I’m finding the carbon tax vs. cap-and-trade debate unsatisfying, for several reasons. Here I’ll try to get at just one of them.
In broad terms, you want greenhouse gas policy to do two things (well, more than two, but let’s focus): penalize the emission of GHGs and reward the prevention of GHG emissions. Sticks and carrots. In a market democracy, that basically means taking money from those who emit and giving money to those who prevent.
Two points about this:
First, sticks alone are not enough. Pricing carbon is not enough. Avoiding carbon charges is not sufficient incentive. Perhaps more accurately, a price on carbon alone could work, but only if it were so stratospherically high as to make it politically untenable. Sean Casten has made this point here and here. Joe Romm has made in various ways here and here.
This is what fans of fully refunded carbon taxes (or cap-and-dividend) miss — fatally. Their proposal has a stick but no carrot. (And no, "avoiding the stick" doesn’t count as a carrot.) It is, as Sean says, one hand clapping.
Second, neutrality is efficiency.
All advocates of carbon pricing, taxers or traders, seem to instinctively understand this on the stick side: every ton of GHG emissions, no matter the source, ought to cost the same. Policy should not penalize emissions from cars more than emissions from coal (or whatever). By pricing emissions equally no matter where they occur, you allow the private sector to make the most cost-effective reductions first. You don’t "pick winners," in the argot.
Lots of people fail to appreciate that this applies equally to the carrot side, for the very same reasons. For maximum efficiency, you want to reward every ton of avoided GHG emissions equally, regardless of how it was avoided, by whom, with what technology (conservation, cogeneration, renewables, carbon capture, land use changes, whatever).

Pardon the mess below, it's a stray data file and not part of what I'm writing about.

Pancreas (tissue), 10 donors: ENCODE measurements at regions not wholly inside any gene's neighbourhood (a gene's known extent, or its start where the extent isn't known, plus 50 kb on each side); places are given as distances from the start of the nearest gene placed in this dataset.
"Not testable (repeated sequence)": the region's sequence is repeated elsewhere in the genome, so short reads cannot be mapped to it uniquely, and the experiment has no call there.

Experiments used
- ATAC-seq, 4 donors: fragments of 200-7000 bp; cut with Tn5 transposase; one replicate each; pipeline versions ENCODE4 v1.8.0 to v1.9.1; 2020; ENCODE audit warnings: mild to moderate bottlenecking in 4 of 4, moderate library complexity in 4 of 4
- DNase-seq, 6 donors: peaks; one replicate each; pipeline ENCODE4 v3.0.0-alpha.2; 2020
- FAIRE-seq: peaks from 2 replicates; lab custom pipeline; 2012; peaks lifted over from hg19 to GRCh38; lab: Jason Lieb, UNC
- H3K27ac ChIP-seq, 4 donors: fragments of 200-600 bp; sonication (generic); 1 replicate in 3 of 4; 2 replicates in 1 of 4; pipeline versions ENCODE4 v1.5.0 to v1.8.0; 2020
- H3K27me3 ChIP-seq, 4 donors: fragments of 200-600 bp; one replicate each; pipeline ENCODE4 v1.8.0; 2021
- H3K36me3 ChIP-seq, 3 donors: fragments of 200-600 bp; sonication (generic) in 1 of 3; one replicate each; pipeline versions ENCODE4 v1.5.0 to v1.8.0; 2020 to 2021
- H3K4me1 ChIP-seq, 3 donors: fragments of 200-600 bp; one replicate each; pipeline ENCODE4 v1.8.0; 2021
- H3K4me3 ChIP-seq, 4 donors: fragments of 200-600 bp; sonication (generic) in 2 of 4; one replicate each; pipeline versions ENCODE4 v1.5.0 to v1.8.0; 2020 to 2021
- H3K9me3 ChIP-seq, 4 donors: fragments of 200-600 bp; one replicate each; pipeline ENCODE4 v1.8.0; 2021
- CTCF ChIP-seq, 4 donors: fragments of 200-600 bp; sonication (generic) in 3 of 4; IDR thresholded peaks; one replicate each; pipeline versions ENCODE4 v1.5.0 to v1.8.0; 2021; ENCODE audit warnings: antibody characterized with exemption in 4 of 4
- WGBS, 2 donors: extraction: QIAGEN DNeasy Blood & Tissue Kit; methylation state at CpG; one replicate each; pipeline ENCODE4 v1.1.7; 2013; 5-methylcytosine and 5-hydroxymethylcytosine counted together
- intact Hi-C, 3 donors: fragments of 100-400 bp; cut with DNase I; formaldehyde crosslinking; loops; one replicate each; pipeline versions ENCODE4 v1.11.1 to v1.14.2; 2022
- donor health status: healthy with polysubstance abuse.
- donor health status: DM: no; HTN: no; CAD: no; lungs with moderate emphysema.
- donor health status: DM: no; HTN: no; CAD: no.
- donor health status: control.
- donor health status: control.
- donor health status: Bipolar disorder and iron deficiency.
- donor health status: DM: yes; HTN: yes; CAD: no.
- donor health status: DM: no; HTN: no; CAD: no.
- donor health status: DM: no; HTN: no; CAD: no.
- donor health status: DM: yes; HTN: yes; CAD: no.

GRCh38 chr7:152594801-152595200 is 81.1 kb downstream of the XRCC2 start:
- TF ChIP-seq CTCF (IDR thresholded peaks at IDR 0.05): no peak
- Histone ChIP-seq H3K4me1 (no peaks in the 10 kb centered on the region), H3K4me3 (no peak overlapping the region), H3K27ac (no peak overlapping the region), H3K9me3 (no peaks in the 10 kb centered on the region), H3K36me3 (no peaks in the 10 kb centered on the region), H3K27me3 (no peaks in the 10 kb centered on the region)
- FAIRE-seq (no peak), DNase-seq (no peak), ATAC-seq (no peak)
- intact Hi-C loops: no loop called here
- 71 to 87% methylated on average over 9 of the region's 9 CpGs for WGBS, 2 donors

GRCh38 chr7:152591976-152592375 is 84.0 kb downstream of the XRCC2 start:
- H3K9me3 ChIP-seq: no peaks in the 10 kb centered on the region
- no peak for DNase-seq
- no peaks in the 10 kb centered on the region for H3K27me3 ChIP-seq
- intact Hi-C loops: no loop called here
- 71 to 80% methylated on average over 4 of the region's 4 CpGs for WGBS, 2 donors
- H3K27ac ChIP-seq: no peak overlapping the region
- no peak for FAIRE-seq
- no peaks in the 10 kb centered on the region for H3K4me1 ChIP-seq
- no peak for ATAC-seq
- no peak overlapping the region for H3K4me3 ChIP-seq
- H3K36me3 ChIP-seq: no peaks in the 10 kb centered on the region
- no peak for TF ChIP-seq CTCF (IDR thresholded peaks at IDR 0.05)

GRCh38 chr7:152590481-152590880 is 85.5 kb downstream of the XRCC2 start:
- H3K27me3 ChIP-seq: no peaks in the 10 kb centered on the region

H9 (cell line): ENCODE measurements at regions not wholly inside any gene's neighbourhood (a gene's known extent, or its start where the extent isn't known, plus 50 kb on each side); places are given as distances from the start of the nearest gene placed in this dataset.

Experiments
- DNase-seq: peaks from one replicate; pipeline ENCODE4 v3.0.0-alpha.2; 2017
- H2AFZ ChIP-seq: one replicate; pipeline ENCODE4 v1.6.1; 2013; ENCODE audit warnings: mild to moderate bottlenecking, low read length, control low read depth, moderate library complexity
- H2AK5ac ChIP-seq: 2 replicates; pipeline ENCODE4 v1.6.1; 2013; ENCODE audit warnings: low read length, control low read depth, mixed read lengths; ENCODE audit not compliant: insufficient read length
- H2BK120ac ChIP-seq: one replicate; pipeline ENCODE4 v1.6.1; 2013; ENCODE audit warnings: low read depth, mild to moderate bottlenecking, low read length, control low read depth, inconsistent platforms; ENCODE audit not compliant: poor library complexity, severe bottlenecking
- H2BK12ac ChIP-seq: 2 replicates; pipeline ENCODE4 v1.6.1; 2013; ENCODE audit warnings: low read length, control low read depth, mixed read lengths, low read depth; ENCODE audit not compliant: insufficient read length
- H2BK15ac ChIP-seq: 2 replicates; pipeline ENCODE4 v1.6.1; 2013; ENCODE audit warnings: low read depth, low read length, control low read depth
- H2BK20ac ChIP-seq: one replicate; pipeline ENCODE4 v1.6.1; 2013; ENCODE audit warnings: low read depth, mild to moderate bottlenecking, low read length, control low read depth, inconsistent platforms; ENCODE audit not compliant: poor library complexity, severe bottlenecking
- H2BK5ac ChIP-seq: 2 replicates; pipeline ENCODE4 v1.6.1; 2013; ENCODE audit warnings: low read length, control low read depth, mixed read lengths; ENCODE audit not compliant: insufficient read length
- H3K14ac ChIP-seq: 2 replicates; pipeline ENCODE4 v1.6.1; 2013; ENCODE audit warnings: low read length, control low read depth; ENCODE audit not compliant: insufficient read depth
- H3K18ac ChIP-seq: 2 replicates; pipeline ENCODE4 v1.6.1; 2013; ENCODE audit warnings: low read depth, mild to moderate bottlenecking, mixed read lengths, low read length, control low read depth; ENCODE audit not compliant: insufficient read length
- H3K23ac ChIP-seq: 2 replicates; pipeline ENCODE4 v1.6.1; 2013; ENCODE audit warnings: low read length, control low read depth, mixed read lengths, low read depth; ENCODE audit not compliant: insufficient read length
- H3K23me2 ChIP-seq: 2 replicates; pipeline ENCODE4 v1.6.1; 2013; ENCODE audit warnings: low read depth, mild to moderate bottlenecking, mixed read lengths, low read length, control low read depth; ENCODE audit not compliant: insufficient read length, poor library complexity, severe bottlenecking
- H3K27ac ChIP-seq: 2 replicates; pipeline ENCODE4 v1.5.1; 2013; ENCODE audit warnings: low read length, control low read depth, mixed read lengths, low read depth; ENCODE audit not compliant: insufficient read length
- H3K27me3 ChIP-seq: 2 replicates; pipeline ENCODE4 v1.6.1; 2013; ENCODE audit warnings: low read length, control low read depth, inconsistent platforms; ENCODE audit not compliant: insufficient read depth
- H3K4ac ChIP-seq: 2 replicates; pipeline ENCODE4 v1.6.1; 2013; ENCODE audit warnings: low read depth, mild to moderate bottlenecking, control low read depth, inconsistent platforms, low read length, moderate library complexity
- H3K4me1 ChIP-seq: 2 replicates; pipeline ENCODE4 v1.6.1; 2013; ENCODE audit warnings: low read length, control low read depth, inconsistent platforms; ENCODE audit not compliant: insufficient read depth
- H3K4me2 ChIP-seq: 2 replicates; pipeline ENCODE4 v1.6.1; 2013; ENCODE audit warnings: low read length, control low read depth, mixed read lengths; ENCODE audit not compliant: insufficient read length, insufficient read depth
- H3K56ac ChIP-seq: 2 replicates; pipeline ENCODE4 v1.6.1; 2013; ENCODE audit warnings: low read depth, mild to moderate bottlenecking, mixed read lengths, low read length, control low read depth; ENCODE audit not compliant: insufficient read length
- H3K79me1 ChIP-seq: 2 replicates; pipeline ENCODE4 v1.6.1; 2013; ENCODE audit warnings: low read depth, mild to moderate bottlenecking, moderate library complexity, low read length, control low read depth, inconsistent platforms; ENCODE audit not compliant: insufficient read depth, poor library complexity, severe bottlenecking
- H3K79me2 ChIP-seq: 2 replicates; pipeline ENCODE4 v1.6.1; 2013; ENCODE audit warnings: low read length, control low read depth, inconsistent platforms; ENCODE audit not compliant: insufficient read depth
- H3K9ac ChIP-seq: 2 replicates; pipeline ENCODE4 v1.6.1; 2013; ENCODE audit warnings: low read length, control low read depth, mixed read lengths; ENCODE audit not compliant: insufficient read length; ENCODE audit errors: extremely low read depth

Now, cap-and-trade, whatever its flaws, at least attempts to address this. Not only do you have to pay if you pollute, but you can make money if you avoid polluting, by selling your permits. Anyone can sell or buy permits, so everyone’s got access to both sticks and carrots, and the government is not in the middle deciding who gets which. Markets, efficiency, blah blah.
You certainly don’t need to tell me about the many ways that cap-and-trade systems in the real world fall short of this Platonic ideal. I’m only making the point that some way of addressing "carrot efficiency" (as I shall dub it!) is built in to the idea.
To finally get the point I was intending to make in the first place: Carbon tax advocates almost always fail to address carrots and carrot efficiency. Either they talking about refunding the money directly to consumers (no carrots) or using it as a huge slush fund to funnel money to favored technologies and industries (rent-seeking and inefficiency).
So I end with a challenge to carbon tax advocates: You always boast about the efficiency of a tax. How would you make positive incentives — carrots — equally efficient?